Setting up the Selphy CP800 is easy enough, but we had to read the documentation to figure out that we needed to flip back the top of the 18-sheet input cassette for it to fit into the printer. The flipped lid creates an output tray for holding a small number of photos—clever, but not entirely intuitive. Beyond that, the tilt-up 2.5-inch LCD provides all the feedback you need to print directly from the CompactFlash, MultiMediaCard, Memory Stick, SD Card, and XD-Picture Card slots on the front of the unit. Controls are minimal, nicely arranged, and sufficient for all the required actions. You can use the printer exclusive of any computer connection, but PC and Mac drivers are available.
The Selphy CP800 is styled in matte black (though the input cassette is incongruously white), which seems more appropriate for a professional setting than the family den. In contrast, the bundled Selphy Photo Print software is definitely kid-oriented: fun, easy to use, and ready to step you through the print process. It even talks to you—not something most adults would want. The software's chirpy personality fits in better with Canon's beach-bucket-shaped Selphy CP790 () snapshot model.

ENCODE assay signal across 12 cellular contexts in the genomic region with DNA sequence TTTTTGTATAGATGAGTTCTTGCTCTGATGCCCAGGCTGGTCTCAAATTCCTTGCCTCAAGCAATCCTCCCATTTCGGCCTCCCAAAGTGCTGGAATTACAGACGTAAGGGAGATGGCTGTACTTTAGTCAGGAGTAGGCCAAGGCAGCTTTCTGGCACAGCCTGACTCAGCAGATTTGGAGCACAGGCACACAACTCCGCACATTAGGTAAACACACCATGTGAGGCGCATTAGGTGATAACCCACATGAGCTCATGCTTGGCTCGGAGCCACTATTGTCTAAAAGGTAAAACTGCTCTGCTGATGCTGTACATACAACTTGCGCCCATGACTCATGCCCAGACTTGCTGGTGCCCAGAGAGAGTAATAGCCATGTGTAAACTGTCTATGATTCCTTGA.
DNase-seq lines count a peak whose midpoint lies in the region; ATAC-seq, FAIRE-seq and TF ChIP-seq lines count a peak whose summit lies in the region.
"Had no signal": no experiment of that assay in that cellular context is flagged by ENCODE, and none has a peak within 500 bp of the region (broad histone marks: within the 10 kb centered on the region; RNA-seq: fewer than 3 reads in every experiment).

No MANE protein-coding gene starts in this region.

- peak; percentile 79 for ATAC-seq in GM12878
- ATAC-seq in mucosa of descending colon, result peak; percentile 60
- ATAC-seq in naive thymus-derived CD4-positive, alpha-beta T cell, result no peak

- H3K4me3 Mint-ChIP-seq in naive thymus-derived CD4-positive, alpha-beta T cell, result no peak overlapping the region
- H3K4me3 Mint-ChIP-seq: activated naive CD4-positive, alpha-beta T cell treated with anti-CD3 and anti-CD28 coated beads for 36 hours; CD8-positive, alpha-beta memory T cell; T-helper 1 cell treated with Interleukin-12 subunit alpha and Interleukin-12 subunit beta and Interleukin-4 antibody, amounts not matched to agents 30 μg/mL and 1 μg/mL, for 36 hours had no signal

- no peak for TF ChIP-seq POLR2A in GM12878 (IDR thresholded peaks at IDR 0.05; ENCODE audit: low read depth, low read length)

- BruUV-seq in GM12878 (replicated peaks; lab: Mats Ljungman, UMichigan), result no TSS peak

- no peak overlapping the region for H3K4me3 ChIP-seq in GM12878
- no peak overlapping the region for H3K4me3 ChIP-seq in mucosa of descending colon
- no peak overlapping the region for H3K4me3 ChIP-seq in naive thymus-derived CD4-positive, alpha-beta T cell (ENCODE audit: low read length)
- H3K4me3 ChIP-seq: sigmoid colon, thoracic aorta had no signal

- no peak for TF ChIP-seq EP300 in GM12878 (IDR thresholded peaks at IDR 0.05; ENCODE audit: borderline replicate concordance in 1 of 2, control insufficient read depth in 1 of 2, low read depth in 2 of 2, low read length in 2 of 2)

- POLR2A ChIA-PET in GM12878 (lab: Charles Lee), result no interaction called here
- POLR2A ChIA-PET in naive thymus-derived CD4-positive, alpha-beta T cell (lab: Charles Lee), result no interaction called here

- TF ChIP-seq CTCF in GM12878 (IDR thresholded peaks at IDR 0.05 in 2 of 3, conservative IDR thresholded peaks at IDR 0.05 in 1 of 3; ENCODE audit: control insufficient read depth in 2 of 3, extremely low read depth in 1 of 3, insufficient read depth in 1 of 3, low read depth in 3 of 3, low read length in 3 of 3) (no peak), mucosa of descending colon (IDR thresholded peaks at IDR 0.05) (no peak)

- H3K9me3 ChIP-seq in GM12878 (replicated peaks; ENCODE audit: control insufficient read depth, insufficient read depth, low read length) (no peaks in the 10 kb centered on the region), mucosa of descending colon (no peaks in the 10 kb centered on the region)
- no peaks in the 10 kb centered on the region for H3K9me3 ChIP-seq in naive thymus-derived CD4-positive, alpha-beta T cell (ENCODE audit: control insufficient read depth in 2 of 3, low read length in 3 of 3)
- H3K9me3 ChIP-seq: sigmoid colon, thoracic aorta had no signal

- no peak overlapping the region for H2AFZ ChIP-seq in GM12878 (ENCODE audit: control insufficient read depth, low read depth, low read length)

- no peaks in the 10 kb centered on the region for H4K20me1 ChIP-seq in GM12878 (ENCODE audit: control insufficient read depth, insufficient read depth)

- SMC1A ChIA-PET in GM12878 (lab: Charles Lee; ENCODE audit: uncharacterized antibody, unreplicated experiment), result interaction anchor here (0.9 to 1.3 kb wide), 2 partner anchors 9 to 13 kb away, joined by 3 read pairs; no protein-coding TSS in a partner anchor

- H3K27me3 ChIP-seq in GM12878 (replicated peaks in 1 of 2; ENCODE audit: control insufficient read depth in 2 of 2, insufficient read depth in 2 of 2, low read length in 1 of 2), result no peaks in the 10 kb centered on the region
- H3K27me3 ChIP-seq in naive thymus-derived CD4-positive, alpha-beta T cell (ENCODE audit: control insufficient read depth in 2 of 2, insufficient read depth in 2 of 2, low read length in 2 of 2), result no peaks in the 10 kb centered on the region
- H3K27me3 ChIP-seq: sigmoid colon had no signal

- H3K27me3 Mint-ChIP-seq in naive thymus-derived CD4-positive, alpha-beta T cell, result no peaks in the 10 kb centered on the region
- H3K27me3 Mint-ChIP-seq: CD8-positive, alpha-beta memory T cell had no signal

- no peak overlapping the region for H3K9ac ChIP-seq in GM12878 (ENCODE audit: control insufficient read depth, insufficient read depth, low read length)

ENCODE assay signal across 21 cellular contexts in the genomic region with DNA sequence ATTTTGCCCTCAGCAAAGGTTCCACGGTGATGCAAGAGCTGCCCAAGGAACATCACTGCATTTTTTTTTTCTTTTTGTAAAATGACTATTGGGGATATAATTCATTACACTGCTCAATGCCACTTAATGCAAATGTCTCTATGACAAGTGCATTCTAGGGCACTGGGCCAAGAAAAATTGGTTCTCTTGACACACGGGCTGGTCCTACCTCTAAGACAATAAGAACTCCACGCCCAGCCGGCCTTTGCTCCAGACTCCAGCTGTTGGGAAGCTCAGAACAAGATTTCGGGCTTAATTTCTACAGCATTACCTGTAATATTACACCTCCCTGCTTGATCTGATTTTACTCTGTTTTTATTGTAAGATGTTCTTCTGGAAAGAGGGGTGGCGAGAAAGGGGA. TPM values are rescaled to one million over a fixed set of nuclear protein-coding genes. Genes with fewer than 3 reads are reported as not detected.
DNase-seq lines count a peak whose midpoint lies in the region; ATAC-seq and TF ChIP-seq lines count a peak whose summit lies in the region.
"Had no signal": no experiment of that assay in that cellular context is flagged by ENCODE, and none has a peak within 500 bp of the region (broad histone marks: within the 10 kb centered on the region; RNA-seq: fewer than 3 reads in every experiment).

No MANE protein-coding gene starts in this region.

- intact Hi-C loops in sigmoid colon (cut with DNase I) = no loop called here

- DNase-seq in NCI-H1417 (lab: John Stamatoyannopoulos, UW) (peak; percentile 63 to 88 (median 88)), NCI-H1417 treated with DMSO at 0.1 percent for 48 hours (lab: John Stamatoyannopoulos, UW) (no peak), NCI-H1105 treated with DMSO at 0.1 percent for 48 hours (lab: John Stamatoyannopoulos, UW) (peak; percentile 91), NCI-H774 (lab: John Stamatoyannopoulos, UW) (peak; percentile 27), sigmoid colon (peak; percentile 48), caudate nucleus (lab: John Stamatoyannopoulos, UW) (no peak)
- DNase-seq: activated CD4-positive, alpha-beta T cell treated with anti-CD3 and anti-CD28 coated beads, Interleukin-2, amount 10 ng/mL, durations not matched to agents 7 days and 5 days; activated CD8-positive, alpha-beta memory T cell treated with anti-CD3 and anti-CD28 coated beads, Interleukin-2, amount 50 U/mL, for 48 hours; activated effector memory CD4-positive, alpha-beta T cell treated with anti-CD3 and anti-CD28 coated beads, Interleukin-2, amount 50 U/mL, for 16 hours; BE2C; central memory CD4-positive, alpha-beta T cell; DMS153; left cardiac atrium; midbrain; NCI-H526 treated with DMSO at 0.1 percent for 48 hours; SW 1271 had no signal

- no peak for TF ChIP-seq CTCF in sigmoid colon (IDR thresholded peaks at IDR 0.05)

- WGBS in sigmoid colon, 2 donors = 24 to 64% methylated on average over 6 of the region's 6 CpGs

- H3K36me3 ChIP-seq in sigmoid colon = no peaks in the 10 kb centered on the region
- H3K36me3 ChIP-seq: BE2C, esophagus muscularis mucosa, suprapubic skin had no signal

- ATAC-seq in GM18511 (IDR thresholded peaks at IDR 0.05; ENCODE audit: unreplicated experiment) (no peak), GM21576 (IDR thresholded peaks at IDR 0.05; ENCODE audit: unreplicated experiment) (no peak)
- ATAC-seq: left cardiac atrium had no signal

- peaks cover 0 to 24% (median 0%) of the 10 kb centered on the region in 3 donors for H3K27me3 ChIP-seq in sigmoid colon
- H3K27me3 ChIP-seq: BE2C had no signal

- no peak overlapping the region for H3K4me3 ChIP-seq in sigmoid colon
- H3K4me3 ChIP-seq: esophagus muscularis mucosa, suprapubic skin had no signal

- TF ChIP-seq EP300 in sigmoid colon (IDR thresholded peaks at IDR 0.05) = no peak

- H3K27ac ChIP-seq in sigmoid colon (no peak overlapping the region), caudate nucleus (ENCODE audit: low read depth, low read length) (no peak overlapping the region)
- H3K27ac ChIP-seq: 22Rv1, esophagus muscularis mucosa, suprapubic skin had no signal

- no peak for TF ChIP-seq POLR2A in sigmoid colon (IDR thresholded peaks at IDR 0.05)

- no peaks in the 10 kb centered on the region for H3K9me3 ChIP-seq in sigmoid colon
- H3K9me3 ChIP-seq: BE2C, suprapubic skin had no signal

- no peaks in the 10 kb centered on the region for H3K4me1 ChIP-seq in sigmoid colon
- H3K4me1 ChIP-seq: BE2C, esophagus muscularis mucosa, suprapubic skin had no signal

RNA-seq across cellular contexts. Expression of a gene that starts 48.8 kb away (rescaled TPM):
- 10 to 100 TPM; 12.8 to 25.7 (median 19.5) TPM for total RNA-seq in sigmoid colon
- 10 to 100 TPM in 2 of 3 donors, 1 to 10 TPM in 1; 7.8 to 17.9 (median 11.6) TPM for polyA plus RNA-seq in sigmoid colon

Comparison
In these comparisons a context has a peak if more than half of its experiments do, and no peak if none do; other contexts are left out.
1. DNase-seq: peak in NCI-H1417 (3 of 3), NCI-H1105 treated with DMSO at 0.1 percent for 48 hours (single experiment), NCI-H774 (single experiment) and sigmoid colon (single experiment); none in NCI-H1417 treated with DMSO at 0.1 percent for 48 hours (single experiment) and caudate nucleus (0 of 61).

On Monday, Samsung added two new budget point-and-shoot cameras, the PL20 and the ES80, to its digital camera line-up. The PL20 will retail for $120 and be available in March, while the ES80 will cost $100 and hit shelves in April.
PL20: The essentials plus HD video
Though compact and only $120, Samsung has packed a decent set of features into the PL20 point-and-shoot. It has a 14 megapixel CCD sensor and a 27mm wide angle lens with 5x optical zoom and digital image stabilization. The PL20 can also shoot 720p HD video at 24 frames per second, and it runs off of a rechargeable Li-ion battery.
Pentax on Monday released two new rugged Optio compact cameras, a silver limited edition version of its popular K-5 DSLR, and a 25mm lens for its 645D medium format camera.
Optio WG-1 & WG-1 GPS: Rugged and pocketable point-and-shoot